All he had on his mind, at the moment, was himself and the rewards SportsCenter has conditioned players to expect as unconditional reward.
At that moment, we needed Clyde Frazier, who led so many Knicks comebacks with steals and foresightful backcourt defense, to say something, anything. He’d never play like that, and for only good reasons. But he let it go.
Toney reaction to Ruggs crash shows NFL must fix itself
So as Roger Goodell’s NFL continues to offend good folks with end zone and helmet-carried messages that NFL fans should cease being racists and immediately examine their social failings, he and the league continue to ignore what the most fair-minded can’t:
The NFL would be far better served to fix its own systemic problems — pursue right over wrong — before continuing its campaign that presumes all its fan base to be a bunch of hate-filled, unrepentant bigots.
Tuesday, at 3:40 a.m. on a Las Vegas street, Raiders WR Henry Ruggs III, allegedly two times over the drunk limit and driving 156 mph with an occupant in his Corvette, hit and killed an innocent woman and her dog, both in another car.
He has been charged with at least two felonies, including DUI resulting in death. A loaded gun reportedly was found in the car.
Ravens LB Malik Harrison was struck by what was reported to be a “stray bullet” on Sunday night in Cleveland.
Next came the Giants’ latest bright light know-it-all, WR Kadarius Toney, college man from the perennial football crime mill known as the University of Florida.
Toney tweeted, [all sic] “We young…..everybody make mistakes” in support of Ruggs. “y’all lookin at the situation like ‘this or that’ kuz it ain’t y’all…having so much too say….he know he messed up don’t drag em for it…”
As for the woman who burned to death, Tina Tintor, Toney didn’t even bother to tweet her name.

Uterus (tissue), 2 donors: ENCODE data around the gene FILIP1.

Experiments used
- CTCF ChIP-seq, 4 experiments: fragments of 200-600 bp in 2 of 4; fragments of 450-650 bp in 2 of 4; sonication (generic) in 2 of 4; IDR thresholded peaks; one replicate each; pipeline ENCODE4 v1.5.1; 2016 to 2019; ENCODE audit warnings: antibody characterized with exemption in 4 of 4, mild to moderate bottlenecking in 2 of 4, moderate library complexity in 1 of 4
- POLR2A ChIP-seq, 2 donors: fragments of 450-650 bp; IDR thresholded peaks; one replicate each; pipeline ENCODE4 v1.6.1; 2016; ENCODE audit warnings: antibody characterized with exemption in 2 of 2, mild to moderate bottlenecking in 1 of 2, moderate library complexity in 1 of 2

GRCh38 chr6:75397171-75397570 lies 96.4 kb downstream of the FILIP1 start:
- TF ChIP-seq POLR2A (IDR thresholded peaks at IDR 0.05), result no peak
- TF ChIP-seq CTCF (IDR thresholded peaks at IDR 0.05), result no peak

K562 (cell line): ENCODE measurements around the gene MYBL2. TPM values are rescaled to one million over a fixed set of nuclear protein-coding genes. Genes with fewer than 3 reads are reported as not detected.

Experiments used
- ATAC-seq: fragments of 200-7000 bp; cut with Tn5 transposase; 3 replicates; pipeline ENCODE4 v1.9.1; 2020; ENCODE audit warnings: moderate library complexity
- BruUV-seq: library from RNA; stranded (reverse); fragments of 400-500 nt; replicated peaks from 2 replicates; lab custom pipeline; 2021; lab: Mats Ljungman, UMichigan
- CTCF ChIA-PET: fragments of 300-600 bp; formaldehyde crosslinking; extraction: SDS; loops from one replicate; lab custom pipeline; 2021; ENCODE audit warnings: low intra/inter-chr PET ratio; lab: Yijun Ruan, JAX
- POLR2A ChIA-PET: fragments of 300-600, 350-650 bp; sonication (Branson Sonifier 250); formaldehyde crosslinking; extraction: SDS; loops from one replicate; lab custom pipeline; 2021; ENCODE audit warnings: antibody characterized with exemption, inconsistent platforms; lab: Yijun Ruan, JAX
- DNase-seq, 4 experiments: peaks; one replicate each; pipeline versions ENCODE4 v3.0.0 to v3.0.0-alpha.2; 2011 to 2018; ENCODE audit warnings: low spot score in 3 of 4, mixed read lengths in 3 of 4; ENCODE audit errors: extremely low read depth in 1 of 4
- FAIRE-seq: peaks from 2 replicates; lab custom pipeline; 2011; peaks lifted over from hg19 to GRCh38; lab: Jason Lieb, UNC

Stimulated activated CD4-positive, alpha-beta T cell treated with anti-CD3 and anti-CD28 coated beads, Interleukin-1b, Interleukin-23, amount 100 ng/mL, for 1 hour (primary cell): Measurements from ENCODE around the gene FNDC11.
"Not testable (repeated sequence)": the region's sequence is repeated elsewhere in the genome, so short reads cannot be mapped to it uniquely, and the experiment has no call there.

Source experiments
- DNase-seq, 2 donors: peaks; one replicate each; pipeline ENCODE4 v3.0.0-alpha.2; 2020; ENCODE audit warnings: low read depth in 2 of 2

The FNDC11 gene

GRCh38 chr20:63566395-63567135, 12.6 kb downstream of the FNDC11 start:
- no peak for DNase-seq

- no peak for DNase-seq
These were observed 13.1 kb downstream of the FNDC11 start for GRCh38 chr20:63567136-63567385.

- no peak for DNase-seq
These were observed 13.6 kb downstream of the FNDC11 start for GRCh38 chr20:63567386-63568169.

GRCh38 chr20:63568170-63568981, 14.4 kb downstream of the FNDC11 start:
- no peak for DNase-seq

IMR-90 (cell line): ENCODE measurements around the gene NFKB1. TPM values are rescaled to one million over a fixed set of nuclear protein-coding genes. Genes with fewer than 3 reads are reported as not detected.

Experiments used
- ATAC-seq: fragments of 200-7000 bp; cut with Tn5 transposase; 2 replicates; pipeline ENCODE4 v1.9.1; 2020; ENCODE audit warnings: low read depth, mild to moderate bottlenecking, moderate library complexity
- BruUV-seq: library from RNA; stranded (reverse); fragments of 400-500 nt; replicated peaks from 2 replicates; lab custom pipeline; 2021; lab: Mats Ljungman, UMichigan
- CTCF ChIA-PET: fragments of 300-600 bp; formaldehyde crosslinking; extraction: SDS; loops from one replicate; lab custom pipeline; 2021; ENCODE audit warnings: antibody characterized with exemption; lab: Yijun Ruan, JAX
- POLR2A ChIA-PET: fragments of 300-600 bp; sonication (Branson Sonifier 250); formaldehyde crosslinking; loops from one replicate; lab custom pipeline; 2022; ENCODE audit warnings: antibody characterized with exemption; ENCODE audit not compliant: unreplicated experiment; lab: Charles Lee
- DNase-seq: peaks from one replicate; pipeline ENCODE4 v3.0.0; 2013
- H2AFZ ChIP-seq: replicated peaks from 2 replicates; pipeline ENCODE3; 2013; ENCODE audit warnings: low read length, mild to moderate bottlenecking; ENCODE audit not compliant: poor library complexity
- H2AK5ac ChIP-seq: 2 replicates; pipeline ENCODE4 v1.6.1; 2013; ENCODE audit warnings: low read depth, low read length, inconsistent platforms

Given the chance to take back his words, Toney doubled down: “tough talkin don’t faze me…….gangsta.”
Wanna buy some Giants’ PSLs, Roger? They’re good investments.
But the NFL and NFLPA are very selective in their public stances. And they’re sticking with their social sensitivity campaign: The NFL’s behavioral problem is not internal, it’s external: It’s you.
More silly stats on TNT
Do networks share stat-feeding gigs among dimwits? The Heat-Mavericks game Tuesday on TNT included the large-type enlightenment that Erik Spoelstra, at 5-1, is off to his best start “since 2019-20.” That was two seasons ago.
Reader Doug Heimowitz: “As I type this, it’s 9:45 p.m. World Series Game 5 from Atlanta is just completing the third inning. I truly love baseball. But whatever this is, it ain’t baseball.”
There’s now the presumption that everyone has a bet on everything, and if you don’t, get lost. From ESPN College Scoreboard show Saturday: “Oklahoma is up, 28-7 over TCU at the half. The line was Oklahoma, minus-19. Oklahoma looking pretty good.”
Michigan-Michigan State was so loaded with unintended, unnecessary replay stoppages — at least four, including one that clearly appeared to turn correct into incorrect — that Fox rules expert Mike Pereira became flabbergasted, unable to make sense of it all. But it’s “All about getting it right!”
The East Coast Boys Club has awarded Rob Manfred its annual “Good Guy Award” for allowing members to watch this year’s World Series. The club represents the boys from the east coast of Guam.